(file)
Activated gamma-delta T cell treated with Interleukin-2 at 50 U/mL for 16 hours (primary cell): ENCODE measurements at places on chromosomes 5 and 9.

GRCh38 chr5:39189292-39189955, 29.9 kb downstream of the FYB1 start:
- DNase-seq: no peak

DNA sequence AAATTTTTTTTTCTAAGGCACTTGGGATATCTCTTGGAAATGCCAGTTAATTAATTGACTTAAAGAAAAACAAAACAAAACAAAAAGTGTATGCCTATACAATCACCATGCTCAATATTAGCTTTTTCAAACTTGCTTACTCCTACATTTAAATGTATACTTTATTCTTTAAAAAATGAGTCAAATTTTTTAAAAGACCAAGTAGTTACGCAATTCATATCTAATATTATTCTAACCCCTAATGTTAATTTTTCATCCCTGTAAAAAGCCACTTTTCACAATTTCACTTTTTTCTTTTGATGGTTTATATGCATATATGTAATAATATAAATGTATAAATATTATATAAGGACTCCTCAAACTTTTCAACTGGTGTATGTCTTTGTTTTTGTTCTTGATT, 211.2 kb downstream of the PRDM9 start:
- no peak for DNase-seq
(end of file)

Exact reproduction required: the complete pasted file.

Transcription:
Activated gamma-delta T cell treated with Interleukin-2 at 50 U/mL for 16 hours (primary cell): ENCODE measurements at places on chromosomes 5 and 9.

GRCh38 chr5:39189292-39189955, 29.9 kb downstream of the FYB1 start:
- DNase-seq: no peak

DNA sequence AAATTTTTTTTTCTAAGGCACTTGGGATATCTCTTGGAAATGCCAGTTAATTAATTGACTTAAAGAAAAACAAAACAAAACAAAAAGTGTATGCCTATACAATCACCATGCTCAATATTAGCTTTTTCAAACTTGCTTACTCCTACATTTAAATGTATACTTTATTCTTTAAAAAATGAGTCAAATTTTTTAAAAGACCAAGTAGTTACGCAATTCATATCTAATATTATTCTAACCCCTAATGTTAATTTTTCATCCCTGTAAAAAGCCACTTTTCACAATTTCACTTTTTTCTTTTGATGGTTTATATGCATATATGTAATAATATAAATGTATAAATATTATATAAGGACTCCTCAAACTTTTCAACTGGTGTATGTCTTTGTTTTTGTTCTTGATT, 211.2 kb downstream of the PRDM9 start:
- no peak for DNase-seq